One of the new breed of motorcycle Grand Prix machines will race in the 2010 Isle of Man TT, it has been revealed.
A Moto2 bike will line up for the 2010 Senior TT on June 11, the first time one of the new GP machines has been raced in the British Isles.
The 600cc Moto2 motorcycles are replacing 250cc machines and will be raced at prestigious short circuits around the world as part of the MotoGP calendar.
But the 2010 TT will be the first chance to see one of the bikes being raced anywhere in Britain.
British chassis manufacturers FTR will be supplying the Honda-engined machine.
It will be a similar spec to that being ridden in the GPs by riders including former 125cc World Champion Gabor Talmacsi and GP winners Alex Debon and Andrea Iannone.
British rider Graeme Gowland also had considerable success on the machine when he raced in the Spanish Championship at the end of 2009.
Bedfordshire-based Olie Linsdell will be riding the special GP bike, which should be able to mirror the speeds of the Supersport bikes.
Linsdell will be following in his father’s footsteps in riding a revolutionary machine on the Mountain Course – dad Steve was the last man to ride a Grand Prix bike in a Senior TT when he rode the 500cc Paton in 2007. He has also ridden bikes like the GTS1000 Yamaha and Triumph Saxon at a high level.
Linsdell, 22, a double Manx Grand Prix winner in 2007, looked set to have a strong TT last year until he broke his leg during Wednesday evening’s practice session following an incident at Glen Duff.
He was back in the saddle for the Classic 2009 Manx Grand Prix, where he led the race until being forced to retire on the final lap.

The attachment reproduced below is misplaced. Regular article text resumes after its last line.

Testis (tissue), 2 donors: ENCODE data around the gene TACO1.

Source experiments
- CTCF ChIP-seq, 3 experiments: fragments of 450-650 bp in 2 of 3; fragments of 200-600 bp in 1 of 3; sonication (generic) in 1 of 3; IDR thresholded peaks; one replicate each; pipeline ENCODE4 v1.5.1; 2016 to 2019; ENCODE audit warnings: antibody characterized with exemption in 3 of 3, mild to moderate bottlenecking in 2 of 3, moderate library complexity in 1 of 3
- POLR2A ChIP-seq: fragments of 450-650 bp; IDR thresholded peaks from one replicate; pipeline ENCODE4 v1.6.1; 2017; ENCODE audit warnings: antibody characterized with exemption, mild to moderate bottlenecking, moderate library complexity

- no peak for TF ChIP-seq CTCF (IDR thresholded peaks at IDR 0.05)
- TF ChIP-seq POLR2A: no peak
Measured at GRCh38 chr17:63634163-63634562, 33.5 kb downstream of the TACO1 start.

One of the brightest talents to emerge in recent years, Linsdell is now 100 per cent fit and is clearly excited to be given such an opportunity.
“The Moto2 GP class is exciting for everyone at the moment and I’m delighted and honoured to get the opportunity to race one at the TT. There’s a big buzz around the class and while the 600cc bike won’t be quick enough to challenge the Superbikes for the win in the Senior TT, there’s no reason at all why it can’t lap in excess of 125mph and get inside the top 10, which would be a great achievement.”
“Both the team and I obviously have a lot to learn about how the bike will cope with the Mountain Course, but the chassis is as good as anything else out there and we’ll be aiming to match, if not better, the 600cc Supersport lap times. The whole project is sure to create a lot of interest during TT fortnight and we’re confident we can do it justice and get a credible result.”
Tourism and Leisure Minister Martyn Quayle added:
“The TT has always provided a great test-bed for new and innovative machinery since its inception in 1907 and everyone is really looking forward to seeing how the Moto 2 GP bike performs on the course.”
“This year’s event is sure to be fascinating for spectators with a wide range of manufacturers – both new and established – competing against each other as well as the return of some old favourites.”